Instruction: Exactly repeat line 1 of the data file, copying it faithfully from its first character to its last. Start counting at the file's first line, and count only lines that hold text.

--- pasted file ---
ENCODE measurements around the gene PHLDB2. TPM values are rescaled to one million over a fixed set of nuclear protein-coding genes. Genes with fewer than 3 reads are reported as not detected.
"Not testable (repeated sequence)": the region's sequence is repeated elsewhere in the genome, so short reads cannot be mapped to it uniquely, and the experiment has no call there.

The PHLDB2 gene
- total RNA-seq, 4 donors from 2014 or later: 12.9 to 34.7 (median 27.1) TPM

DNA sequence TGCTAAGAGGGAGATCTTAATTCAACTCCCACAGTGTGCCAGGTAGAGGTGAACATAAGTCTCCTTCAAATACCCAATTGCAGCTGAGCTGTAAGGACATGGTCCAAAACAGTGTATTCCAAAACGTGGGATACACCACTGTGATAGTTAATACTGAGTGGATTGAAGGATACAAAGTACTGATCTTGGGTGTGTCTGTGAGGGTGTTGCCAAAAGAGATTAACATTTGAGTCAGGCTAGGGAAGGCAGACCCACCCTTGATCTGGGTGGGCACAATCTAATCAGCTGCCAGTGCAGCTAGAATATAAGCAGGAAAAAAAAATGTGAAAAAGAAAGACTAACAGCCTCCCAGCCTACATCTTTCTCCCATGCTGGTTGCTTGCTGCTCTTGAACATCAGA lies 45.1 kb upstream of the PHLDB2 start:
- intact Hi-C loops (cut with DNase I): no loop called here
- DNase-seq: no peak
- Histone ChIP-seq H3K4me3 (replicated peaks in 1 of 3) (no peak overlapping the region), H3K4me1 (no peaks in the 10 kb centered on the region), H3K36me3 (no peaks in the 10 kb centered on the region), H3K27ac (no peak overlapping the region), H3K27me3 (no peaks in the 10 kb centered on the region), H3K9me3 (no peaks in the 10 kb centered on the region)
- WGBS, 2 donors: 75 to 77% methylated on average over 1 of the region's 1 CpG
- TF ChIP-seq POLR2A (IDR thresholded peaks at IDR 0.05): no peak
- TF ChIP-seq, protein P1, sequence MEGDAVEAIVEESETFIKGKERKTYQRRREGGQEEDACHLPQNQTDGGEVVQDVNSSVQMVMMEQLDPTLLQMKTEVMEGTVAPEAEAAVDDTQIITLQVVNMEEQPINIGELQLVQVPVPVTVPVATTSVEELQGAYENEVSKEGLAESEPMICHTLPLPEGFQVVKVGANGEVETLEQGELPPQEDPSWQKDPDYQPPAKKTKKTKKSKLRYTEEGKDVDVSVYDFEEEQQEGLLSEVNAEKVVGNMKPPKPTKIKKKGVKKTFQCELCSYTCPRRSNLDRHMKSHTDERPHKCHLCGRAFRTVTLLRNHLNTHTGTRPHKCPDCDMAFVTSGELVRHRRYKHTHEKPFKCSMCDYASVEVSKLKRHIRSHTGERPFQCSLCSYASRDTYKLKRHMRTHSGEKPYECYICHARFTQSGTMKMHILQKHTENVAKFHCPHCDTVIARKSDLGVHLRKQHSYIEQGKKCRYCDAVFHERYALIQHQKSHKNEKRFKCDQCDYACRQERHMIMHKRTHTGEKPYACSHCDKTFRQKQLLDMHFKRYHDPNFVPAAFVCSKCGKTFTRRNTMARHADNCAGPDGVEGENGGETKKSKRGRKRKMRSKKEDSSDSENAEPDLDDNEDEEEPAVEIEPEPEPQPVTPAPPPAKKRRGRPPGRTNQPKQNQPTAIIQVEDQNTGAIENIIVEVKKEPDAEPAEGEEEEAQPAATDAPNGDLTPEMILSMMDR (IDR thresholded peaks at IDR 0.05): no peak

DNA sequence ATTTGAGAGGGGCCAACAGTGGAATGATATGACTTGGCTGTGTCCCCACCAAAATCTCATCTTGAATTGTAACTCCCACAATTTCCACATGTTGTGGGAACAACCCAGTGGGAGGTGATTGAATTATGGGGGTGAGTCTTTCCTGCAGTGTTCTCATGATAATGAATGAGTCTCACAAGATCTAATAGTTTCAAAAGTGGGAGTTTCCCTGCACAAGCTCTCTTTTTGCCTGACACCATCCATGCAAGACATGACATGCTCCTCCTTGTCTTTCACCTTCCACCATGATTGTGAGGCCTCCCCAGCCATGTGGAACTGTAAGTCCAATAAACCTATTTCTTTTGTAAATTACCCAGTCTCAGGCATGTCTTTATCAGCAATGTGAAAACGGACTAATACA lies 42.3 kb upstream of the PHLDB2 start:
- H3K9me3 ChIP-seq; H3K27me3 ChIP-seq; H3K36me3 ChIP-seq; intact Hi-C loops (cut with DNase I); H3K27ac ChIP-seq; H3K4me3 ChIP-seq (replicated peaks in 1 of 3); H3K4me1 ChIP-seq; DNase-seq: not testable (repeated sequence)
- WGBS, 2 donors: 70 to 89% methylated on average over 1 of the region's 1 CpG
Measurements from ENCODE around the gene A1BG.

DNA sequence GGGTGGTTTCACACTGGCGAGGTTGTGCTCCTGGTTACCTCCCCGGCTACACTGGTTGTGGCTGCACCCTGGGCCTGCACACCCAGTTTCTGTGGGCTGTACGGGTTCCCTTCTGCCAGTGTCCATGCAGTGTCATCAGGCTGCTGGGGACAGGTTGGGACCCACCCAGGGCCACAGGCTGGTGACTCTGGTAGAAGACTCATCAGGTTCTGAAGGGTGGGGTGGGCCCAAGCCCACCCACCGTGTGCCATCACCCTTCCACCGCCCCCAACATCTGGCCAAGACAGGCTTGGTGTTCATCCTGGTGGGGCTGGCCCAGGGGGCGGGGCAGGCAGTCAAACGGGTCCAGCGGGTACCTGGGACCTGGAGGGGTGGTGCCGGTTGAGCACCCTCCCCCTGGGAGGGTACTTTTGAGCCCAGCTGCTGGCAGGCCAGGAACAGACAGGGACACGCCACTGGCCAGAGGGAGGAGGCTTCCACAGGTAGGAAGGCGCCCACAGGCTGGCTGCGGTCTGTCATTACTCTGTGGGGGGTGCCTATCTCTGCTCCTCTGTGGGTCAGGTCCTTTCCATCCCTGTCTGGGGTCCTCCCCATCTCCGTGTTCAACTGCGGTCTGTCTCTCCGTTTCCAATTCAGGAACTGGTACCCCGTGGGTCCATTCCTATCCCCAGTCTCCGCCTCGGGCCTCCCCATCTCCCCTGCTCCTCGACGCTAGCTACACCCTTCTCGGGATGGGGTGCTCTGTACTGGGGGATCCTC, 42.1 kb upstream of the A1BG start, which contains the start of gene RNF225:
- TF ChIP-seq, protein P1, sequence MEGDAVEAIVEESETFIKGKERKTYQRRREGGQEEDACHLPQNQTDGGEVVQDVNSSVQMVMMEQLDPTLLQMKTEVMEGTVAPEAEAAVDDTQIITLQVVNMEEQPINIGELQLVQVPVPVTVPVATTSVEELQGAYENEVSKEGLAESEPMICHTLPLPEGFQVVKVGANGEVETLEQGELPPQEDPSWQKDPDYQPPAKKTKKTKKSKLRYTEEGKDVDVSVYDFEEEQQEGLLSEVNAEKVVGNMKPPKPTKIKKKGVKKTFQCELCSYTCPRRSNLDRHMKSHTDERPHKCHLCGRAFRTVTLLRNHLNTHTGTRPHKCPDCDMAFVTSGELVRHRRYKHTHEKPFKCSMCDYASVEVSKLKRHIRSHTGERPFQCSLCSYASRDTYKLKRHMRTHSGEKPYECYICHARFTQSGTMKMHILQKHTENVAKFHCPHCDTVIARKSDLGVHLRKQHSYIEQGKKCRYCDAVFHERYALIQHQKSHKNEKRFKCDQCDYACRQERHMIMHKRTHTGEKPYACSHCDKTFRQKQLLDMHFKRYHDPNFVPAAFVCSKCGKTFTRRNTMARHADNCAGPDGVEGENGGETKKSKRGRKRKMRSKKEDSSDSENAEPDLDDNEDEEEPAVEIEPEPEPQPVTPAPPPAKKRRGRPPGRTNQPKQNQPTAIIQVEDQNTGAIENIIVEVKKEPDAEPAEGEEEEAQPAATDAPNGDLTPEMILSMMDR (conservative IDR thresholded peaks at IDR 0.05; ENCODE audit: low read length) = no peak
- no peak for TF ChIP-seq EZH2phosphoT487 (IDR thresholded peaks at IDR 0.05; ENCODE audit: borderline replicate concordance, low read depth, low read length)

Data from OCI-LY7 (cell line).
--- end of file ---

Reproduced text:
ENCODE measurements around the gene PHLDB2. TPM values are rescaled to one million over a fixed set of nuclear protein-coding genes. Genes with fewer than 3 reads are reported as not detected.